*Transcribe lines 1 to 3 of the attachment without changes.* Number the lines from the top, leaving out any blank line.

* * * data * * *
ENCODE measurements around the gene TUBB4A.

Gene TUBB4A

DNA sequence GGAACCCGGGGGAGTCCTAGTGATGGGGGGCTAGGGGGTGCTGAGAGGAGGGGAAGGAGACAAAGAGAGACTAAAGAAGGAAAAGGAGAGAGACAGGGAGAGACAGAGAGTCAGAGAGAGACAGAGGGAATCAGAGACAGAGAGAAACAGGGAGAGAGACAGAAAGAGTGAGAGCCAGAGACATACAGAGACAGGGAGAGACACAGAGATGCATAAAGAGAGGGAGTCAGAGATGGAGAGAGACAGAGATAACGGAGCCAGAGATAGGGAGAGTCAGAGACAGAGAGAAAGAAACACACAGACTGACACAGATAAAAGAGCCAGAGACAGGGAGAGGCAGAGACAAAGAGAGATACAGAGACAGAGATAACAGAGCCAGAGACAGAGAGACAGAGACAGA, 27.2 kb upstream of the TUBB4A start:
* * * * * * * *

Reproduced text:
ENCODE measurements around the gene TUBB4A.

Gene TUBB4A

DNA sequence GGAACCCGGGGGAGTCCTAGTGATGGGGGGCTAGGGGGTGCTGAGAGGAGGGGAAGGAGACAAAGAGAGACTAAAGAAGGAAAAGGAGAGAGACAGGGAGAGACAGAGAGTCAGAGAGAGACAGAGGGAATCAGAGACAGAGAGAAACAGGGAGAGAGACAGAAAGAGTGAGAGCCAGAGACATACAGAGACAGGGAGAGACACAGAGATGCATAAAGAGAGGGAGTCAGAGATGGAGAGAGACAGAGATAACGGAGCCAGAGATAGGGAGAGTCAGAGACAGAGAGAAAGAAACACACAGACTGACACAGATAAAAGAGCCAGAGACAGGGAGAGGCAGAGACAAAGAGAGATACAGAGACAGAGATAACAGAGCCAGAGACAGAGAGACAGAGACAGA, 27.2 kb upstream of the TUBB4A start: